Following promises and announcements of forthcoming publication since the early 2000s, the editors of the Cambridge Greek Lexicon have – mirabile dictu – made good on their word, or rather on almost 39,000 of them. For the better part of a quarter of a century, a small team of researchers and word-smiths in Cambridge has been re-reading and re-assessing a significant portion of the Ancient Greek corpus, spanning the millennium from the epic works of Homer to the prose of Plutarch, with the aim of producing an up-to-date lexicon of the language.
Such an ambitious and comprehensive undertaking has not been attempted and brought to fruition since the world-famous Greek-English Lexicon of H.G. Liddell and R. Scott was first published in 1843. Much has changed in 180 years, even in the world of Classical Greek. It was my fortune to be involved in the production of this μέγα βιβλίον, from 2011 as a naively enthusiastic summer intern, and from 2014 as an increasingly realistic editor. Here I offer some thoughts and reflections on my time at the cutting edge of Greek lexicography.
Within the Classics Faculty at Cambridge was a scriptorium, replete with editions of Classical texts, commentaries, reference works on every topic from cooking utensils to Pre-Socratic cosmology, lexicographic slips, folders of draft entries and a ponderous miscellany of newspaper cuttings from days of yore, mostly reporting with great confidence that the project would shortly be completed. Here it was that our team of lexicographers scraped their way through the alphabet, with individual letters apportioned to each editor (save for Alpha, too large for mortal hands). The chorus in Aeschylus’ Persians 238 refer to the silver-mines at Laureion as a θησαυρός, and our scriptorium was a treasure-house as we mined the language of Classical Greek, digging through old lexica, commentaries and apparatus critici, sifting citations, conjectures and contexts, weighing up definitions, translations and explanations.
As productive and efficient as our own silver-mine was, we became increasingly dependent on a gold-mine across the Atlantic, the θησαυρὸς τῆς χρυσῆς πολιτείας Καλιφορνίας, the Thesaurus Linguae Graecae (TLG), hosted at the University of California in Irvine. The arrival of the online searchable TLG was a watershed moment for the Greek Lexicon Project, and led to a marked increase in ambition. It was now possible, using this database, to gather, within seconds, every citation of a particular Greek word, in all its forms, and, where practicable, analyse the varying contexts for meaning and nuance. Such became our reliance on the TLG, that my colleagues and I were, on numerous occasions, blocked from the website for “excessive use”.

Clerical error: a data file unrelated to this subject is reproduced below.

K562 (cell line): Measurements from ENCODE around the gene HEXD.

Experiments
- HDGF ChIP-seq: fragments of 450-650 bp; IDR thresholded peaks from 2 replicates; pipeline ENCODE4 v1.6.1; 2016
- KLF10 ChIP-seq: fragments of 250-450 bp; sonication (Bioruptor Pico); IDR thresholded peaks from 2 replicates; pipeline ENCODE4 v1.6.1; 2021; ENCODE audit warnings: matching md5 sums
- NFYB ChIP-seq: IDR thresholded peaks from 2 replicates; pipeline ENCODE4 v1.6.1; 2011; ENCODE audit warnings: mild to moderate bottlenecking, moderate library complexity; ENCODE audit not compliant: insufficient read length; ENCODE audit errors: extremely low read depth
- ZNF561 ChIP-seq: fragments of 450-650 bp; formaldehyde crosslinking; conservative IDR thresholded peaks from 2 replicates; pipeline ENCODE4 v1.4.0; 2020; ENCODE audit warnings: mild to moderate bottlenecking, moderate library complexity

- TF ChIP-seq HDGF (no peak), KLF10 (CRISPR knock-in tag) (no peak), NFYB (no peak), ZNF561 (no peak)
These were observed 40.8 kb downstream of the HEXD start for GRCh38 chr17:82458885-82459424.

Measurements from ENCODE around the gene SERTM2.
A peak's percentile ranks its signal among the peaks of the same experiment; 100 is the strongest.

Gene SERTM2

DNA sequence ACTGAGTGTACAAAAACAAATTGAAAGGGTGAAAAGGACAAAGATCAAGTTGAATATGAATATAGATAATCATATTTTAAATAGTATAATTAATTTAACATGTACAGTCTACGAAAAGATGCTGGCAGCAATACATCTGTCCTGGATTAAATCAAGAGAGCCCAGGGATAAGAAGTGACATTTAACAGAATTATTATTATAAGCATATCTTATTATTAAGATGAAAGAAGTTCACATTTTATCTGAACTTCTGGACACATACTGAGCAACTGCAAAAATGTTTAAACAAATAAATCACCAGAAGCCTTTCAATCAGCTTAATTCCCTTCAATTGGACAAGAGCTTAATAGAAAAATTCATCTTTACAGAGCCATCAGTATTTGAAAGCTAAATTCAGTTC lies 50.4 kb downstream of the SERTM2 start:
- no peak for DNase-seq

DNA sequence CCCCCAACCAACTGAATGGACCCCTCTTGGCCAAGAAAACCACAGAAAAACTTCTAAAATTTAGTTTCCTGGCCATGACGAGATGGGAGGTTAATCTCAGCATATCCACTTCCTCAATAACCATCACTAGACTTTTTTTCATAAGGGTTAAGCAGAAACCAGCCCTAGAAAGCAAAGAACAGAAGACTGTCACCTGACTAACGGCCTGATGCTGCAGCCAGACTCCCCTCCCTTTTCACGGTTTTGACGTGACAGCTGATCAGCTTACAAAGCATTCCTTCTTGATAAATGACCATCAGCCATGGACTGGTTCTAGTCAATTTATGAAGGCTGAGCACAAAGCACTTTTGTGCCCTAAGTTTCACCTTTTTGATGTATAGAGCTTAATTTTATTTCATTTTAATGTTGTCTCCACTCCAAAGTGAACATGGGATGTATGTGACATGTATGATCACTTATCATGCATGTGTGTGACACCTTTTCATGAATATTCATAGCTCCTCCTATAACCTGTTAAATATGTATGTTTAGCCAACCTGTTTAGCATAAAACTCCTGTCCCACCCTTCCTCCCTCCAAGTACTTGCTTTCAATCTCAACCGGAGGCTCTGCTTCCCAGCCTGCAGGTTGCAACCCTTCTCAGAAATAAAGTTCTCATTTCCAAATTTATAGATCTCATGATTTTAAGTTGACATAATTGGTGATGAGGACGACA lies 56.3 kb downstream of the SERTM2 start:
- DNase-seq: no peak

Now that the lexicon is in the public domain, I shall attempt to answer a few commonly asked questions in order to give some further insights into the work that lies behind it.
How many words does the Lexicon contain?
There are 38,798 headwords, with more nouns (11,620) than any other part of speech. This count does not include cross-references, of which there are over 7,500 – hopefully a heartening statistic for students. No time or expense was spared when it came to cross-references and the labelling of dialectal and irregular forms of words. There are, for example, 115 different forms of the verb εἰμί, to be, which are catalogued, labelled and cross-referenced as appropriate.
Are there many new words?
As well as words from more recently discovered and published fragments (including the poets Sappho and Callimachus), there are a number of compelling conjectures – guesses by scholars to repair corrupt texts – which have been proposed over the years but never before printed in lexica. We have also included a few new conjectures of our own.